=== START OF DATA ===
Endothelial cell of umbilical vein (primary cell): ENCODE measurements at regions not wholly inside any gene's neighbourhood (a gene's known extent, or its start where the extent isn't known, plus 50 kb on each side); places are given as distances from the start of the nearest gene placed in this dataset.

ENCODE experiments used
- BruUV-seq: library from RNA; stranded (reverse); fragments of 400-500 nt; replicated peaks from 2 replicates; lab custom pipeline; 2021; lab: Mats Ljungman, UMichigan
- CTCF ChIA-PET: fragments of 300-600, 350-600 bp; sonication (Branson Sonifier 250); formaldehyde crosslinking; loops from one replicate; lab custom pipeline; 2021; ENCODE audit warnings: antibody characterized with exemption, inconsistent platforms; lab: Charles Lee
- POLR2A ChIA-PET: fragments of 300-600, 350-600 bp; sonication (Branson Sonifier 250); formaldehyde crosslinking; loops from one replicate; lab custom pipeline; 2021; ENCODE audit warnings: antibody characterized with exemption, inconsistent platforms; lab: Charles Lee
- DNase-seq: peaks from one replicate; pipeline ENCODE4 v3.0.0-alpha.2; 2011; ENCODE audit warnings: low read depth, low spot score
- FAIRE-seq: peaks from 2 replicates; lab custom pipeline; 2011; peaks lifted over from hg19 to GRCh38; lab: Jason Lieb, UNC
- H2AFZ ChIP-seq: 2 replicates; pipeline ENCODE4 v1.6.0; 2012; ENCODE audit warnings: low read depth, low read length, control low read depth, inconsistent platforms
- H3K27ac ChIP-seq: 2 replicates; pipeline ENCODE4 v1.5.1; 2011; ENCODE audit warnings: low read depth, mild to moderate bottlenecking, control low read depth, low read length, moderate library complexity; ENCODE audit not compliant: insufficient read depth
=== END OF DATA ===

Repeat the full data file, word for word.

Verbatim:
Endothelial cell of umbilical vein (primary cell): ENCODE measurements at regions not wholly inside any gene's neighbourhood (a gene's known extent, or its start where the extent isn't known, plus 50 kb on each side); places are given as distances from the start of the nearest gene placed in this dataset.

ENCODE experiments used
- BruUV-seq: library from RNA; stranded (reverse); fragments of 400-500 nt; replicated peaks from 2 replicates; lab custom pipeline; 2021; lab: Mats Ljungman, UMichigan
- CTCF ChIA-PET: fragments of 300-600, 350-600 bp; sonication (Branson Sonifier 250); formaldehyde crosslinking; loops from one replicate; lab custom pipeline; 2021; ENCODE audit warnings: antibody characterized with exemption, inconsistent platforms; lab: Charles Lee
- POLR2A ChIA-PET: fragments of 300-600, 350-600 bp; sonication (Branson Sonifier 250); formaldehyde crosslinking; loops from one replicate; lab custom pipeline; 2021; ENCODE audit warnings: antibody characterized with exemption, inconsistent platforms; lab: Charles Lee
- DNase-seq: peaks from one replicate; pipeline ENCODE4 v3.0.0-alpha.2; 2011; ENCODE audit warnings: low read depth, low spot score
- FAIRE-seq: peaks from 2 replicates; lab custom pipeline; 2011; peaks lifted over from hg19 to GRCh38; lab: Jason Lieb, UNC
- H2AFZ ChIP-seq: 2 replicates; pipeline ENCODE4 v1.6.0; 2012; ENCODE audit warnings: low read depth, low read length, control low read depth, inconsistent platforms
- H3K27ac ChIP-seq: 2 replicates; pipeline ENCODE4 v1.5.1; 2011; ENCODE audit warnings: low read depth, mild to moderate bottlenecking, control low read depth, low read length, moderate library complexity; ENCODE audit not compliant: insufficient read depth